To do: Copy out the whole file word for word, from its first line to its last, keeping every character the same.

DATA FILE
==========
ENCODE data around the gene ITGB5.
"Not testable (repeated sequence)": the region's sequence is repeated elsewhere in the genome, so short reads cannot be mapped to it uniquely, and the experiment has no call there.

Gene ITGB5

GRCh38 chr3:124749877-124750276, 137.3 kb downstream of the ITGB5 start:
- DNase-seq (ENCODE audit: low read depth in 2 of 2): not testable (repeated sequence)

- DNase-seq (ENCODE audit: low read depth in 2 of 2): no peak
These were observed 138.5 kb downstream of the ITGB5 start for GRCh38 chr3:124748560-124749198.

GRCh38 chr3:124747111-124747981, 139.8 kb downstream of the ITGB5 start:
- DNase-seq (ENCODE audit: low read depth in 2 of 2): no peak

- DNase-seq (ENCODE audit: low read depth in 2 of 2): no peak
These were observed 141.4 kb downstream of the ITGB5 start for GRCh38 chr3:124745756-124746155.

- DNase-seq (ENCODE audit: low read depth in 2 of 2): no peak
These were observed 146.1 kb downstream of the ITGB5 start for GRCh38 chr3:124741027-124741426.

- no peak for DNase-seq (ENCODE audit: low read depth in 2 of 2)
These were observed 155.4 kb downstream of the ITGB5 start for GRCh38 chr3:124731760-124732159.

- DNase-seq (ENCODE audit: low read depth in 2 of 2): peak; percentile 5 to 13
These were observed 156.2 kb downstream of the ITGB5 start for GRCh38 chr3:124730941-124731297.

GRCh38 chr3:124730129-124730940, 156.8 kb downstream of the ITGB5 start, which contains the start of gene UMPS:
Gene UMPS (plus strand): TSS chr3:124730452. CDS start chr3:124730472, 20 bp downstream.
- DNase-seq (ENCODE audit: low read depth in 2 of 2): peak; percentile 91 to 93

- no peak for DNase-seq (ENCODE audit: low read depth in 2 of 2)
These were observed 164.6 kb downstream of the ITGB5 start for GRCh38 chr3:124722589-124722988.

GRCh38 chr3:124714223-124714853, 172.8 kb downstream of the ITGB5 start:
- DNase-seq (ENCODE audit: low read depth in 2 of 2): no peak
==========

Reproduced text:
ENCODE data around the gene ITGB5.
"Not testable (repeated sequence)": the region's sequence is repeated elsewhere in the genome, so short reads cannot be mapped to it uniquely, and the experiment has no call there.

Gene ITGB5

GRCh38 chr3:124749877-124750276, 137.3 kb downstream of the ITGB5 start:
- DNase-seq (ENCODE audit: low read depth in 2 of 2): not testable (repeated sequence)

- DNase-seq (ENCODE audit: low read depth in 2 of 2): no peak
These were observed 138.5 kb downstream of the ITGB5 start for GRCh38 chr3:124748560-124749198.

GRCh38 chr3:124747111-124747981, 139.8 kb downstream of the ITGB5 start:
- DNase-seq (ENCODE audit: low read depth in 2 of 2): no peak

- DNase-seq (ENCODE audit: low read depth in 2 of 2): no peak
These were observed 141.4 kb downstream of the ITGB5 start for GRCh38 chr3:124745756-124746155.

- DNase-seq (ENCODE audit: low read depth in 2 of 2): no peak
These were observed 146.1 kb downstream of the ITGB5 start for GRCh38 chr3:124741027-124741426.

- no peak for DNase-seq (ENCODE audit: low read depth in 2 of 2)
These were observed 155.4 kb downstream of the ITGB5 start for GRCh38 chr3:124731760-124732159.

- DNase-seq (ENCODE audit: low read depth in 2 of 2): peak; percentile 5 to 13
These were observed 156.2 kb downstream of the ITGB5 start for GRCh38 chr3:124730941-124731297.

GRCh38 chr3:124730129-124730940, 156.8 kb downstream of the ITGB5 start, which contains the start of gene UMPS:
Gene UMPS (plus strand): TSS chr3:124730452. CDS start chr3:124730472, 20 bp downstream.
- DNase-seq (ENCODE audit: low read depth in 2 of 2): peak; percentile 91 to 93

- no peak for DNase-seq (ENCODE audit: low read depth in 2 of 2)
These were observed 164.6 kb downstream of the ITGB5 start for GRCh38 chr3:124722589-124722988.

GRCh38 chr3:124714223-124714853, 172.8 kb downstream of the ITGB5 start:
- DNase-seq (ENCODE audit: low read depth in 2 of 2): no peak